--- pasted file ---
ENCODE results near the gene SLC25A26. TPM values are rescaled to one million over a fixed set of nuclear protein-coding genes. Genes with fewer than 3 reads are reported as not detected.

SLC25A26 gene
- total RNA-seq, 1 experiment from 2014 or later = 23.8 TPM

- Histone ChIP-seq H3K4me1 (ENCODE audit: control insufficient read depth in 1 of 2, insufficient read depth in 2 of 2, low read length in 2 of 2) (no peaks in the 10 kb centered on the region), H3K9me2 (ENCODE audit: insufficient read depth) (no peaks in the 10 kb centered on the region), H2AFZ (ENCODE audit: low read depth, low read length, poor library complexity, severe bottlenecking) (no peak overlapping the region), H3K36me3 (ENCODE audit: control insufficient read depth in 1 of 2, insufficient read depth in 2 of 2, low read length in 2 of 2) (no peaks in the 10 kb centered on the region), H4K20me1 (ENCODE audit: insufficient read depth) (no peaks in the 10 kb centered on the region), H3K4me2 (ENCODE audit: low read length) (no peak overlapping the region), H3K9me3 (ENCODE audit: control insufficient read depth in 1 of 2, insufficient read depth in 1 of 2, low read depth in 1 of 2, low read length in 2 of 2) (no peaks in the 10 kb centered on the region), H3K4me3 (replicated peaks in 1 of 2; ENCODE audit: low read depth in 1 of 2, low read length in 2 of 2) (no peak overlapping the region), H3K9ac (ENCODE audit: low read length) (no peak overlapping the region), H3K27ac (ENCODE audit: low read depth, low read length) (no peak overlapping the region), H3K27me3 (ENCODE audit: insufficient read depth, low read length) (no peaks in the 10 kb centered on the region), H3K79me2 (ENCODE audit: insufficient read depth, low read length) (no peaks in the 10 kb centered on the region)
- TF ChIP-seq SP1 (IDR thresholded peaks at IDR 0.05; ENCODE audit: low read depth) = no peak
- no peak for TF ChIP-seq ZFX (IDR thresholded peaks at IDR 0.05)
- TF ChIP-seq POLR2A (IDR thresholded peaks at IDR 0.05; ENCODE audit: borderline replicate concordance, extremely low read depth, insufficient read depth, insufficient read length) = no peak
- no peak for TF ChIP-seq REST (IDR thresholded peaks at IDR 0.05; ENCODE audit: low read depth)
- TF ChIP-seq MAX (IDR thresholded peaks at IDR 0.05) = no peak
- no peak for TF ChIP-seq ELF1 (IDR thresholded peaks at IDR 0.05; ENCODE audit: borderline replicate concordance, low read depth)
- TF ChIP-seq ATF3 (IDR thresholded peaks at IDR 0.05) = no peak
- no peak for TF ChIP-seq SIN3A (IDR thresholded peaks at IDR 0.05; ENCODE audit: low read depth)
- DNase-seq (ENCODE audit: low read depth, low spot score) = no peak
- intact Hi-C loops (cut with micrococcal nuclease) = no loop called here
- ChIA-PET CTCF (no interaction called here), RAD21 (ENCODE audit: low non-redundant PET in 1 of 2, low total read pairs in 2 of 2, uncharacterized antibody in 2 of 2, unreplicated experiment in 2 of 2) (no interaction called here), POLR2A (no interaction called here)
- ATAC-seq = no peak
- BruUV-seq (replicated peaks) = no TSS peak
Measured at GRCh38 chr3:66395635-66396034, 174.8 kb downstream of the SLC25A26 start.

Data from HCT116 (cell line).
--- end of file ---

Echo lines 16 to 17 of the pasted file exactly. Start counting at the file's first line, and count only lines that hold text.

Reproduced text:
- ATAC-seq = no peak
- BruUV-seq (replicated peaks) = no TSS peak